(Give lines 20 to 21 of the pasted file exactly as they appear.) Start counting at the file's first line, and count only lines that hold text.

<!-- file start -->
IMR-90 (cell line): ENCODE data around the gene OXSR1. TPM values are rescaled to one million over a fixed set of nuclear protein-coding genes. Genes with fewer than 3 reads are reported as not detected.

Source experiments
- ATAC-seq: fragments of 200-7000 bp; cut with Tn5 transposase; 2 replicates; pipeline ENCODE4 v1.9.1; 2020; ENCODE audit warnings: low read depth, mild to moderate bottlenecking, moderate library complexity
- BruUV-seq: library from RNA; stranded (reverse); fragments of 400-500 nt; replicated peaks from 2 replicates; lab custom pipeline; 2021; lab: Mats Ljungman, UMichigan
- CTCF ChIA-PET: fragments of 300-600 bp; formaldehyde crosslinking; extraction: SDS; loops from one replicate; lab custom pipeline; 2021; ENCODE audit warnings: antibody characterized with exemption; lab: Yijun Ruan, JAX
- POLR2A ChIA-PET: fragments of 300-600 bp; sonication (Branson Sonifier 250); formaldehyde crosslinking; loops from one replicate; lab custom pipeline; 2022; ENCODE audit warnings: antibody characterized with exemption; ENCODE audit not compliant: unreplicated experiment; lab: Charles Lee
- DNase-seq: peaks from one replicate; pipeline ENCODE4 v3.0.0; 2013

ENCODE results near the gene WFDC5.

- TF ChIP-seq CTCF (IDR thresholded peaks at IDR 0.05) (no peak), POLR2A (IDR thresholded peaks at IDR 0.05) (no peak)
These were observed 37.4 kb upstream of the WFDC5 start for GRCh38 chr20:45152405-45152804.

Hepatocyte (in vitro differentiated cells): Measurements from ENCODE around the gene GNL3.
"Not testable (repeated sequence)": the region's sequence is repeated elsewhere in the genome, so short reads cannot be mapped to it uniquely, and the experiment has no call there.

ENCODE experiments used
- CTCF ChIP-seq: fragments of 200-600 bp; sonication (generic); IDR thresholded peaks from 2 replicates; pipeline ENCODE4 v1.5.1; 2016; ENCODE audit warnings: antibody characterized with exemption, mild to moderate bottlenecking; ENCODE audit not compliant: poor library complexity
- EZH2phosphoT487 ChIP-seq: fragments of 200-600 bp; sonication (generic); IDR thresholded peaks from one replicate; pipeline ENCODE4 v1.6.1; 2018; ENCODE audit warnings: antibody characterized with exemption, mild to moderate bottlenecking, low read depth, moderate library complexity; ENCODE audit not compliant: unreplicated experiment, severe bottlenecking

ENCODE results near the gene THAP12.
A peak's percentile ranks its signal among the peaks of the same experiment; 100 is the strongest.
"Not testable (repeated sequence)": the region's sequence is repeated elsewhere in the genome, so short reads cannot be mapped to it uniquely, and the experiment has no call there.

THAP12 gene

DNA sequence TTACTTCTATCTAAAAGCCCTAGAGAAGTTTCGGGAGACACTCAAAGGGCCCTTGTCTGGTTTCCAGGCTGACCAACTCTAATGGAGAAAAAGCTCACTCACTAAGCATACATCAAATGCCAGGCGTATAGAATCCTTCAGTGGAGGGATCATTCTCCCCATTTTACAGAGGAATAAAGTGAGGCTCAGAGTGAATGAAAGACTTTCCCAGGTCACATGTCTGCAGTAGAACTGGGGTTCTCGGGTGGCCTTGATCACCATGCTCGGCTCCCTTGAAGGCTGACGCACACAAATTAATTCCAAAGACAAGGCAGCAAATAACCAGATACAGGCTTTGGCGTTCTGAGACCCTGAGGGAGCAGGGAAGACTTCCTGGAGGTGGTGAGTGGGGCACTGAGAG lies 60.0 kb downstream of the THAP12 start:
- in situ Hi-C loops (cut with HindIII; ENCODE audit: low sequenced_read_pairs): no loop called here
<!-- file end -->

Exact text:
DNA sequence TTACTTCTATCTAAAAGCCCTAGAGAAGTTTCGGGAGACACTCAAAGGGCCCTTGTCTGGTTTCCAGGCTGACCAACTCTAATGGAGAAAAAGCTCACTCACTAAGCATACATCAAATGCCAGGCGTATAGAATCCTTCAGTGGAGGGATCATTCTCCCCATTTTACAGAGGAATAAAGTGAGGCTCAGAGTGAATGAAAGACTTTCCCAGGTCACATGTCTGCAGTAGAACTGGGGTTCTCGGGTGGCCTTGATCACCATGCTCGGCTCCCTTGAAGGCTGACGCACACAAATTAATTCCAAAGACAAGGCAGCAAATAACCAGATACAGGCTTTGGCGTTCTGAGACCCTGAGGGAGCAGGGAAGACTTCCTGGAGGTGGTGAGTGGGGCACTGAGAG lies 60.0 kb downstream of the THAP12 start:
- in situ Hi-C loops (cut with HindIII; ENCODE audit: low sequenced_read_pairs): no loop called here